The brinkmanship over government’s controversial decision to procure up to 9,600 MW of nuclear power capacity is set to be exposed in the High Court in Cape Town from February 22 to 24.
Two applicants in the case, Earthlife Africa and the Southern African Faith Communities’ Environment Institute (SAFCEI), are challenging Energy Minister Tina Joemat-Pettersson’s determination to go the nuclear route.
At stake is the largest procurement in the history of South Africa which could cost upwards of R1 trillion, which is roughly the size of the national Budget.
Critics warn that this deal has the potential to bankrupt the country and that there is enormous room for high-level corruption.
In terms of the Energy Regulation Act (ERA), the minister is empowered to take such decisions, known as a section 34 determination, regarding the amount and type of South Africa’s future energy supply.
The original nuclear determination was made — in secret— by then Minister Ben Martins in 2013 and suddenly gazetted by Joemat-Pettersson in December 2015.
It was this 2013 decision — nominating the Department of Energy (DOE) to procure 9,600MW of new nuclear power — that the litigants sought to have set aside.
They argued that a decision of such magnitude could not proceed without an open and transparent process of public consultation, something the DoE had failed to do.
Earthlife and SAFCEI also wanted the court to declare unlawful a number of international agreements on nuclear energy that the government signed with the US, South Korea and most importantly, Russia.
The agreement signed with Russia in September 2014 is substantially more detailed than those signed with the US and South Korea, and lays out the specific type of Russian technology to be used in the procurement of nuclear power plants.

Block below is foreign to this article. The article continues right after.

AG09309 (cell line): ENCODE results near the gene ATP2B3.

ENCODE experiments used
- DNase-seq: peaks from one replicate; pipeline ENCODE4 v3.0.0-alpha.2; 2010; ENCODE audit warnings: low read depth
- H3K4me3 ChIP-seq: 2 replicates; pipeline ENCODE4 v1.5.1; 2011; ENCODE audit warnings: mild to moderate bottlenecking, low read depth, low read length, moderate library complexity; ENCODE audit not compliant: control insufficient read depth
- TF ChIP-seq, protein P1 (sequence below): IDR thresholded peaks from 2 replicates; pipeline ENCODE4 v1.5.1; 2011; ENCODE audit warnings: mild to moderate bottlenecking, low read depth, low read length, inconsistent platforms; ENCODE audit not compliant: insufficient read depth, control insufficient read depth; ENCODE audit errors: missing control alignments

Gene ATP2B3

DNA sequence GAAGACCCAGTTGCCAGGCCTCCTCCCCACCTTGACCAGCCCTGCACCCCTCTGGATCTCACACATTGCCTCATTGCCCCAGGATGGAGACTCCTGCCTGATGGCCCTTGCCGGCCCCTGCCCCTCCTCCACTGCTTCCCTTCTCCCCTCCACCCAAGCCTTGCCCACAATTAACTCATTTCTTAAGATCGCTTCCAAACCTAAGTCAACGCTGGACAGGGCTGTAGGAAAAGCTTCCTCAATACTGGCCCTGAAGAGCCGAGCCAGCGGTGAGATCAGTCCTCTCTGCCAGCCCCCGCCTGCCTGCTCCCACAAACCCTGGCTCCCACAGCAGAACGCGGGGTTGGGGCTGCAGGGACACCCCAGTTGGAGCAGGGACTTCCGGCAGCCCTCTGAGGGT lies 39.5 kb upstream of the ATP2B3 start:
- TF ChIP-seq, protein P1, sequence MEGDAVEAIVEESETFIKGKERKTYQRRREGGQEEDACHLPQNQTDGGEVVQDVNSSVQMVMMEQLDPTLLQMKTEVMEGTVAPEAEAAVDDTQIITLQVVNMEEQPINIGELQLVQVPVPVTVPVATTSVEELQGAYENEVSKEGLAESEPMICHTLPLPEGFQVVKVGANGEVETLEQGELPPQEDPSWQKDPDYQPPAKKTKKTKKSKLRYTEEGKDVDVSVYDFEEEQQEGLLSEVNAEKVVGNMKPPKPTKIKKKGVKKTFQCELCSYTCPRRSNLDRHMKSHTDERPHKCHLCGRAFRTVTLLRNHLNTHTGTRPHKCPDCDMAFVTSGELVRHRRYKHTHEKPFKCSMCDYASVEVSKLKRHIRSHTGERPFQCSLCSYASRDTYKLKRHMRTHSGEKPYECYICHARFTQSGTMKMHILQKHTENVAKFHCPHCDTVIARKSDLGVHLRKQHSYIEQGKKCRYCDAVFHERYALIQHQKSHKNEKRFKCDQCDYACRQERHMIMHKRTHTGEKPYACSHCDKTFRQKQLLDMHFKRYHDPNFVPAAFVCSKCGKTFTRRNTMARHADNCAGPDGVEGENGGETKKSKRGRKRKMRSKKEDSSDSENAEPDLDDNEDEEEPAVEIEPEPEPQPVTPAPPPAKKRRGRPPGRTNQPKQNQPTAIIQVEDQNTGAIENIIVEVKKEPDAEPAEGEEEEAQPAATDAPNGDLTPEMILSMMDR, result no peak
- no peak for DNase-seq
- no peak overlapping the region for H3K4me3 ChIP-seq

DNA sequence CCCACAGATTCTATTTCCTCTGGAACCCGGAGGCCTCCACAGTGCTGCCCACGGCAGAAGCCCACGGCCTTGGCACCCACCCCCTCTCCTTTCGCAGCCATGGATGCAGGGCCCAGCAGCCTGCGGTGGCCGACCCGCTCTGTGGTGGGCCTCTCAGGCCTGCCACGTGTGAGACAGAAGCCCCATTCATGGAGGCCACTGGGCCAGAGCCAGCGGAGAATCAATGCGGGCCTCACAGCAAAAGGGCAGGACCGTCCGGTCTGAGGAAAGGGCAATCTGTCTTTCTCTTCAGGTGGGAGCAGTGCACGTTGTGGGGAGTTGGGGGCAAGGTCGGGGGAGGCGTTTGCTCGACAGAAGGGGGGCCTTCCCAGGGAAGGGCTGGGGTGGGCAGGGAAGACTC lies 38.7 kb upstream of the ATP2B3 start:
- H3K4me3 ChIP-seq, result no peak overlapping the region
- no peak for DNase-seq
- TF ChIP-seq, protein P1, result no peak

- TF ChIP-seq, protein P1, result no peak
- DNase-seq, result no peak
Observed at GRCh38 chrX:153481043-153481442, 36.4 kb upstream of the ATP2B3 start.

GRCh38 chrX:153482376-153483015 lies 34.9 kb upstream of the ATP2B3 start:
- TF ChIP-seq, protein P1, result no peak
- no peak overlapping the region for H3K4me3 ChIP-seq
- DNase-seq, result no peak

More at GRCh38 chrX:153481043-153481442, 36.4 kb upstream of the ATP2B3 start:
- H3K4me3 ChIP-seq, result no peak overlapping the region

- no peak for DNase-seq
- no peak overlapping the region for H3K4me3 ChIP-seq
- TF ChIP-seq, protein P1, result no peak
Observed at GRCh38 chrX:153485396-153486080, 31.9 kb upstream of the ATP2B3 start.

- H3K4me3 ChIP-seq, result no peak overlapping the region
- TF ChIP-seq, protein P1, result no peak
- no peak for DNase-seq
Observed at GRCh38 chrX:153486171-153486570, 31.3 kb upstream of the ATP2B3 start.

In terms of the agreement, Russia would also be indemnified from any liability arising from a potential nuclear accident.
Earthlife and SAFCEI argued the agreement with Russia was premature as it amounted to the first stages of procurement.
They said the detailed nature of the agreement precluded an open, fair and transparent procurement process and appeared to suggest the outcome was predetermined to favour Russia.
There was a sudden twist when the parties met in court for the first time in December 2016.
On December 13, the first day of the hearings, the government’s legal team revealed that Joemat-Pettersson moved the goal-posts by purporting to issue a brand-new determination which would shift the responsibility for procurement from the Department of Energy to Eskom.
The determination was published the following day.
By appearing to replace the original determination that the applicants were challenging, this new 2016 determination derailed proceedings.
Earthlife and SAFCEI requested a postponement to address the new determination, which was granted along with a cost order against the minister.
In the meantime, Eskom has forged ahead with a Request For Information (RFI) for the 9,600 MW nuclear programme.
The power utility describes this as a “stand-alone information-gathering exercise”.
Joemat-Pettersson has submitted an affidavit for this week’s hearing in which she records the process that led up to the revised 2016 determination.
The minister’s affidavit states that in September 2016 she received legal advice which prompted the decision to issue a new determination designating Eskom as the procuring agency instead of the DoE.
However, the legal opinion itself was not submitted to the court.
Earthlife and SAFCEI now argue that the timing of the legal advice and the determination that followed suggest a deliberate attempt to throw a spanner in the works and side-step legal proceedings.
In their final court papers they note: “It seems then that the 2016 Determination was a deliberate attempt by the Minister to avoid the clear issues identified in the applicants’ papers, although this has not been acknowledged.”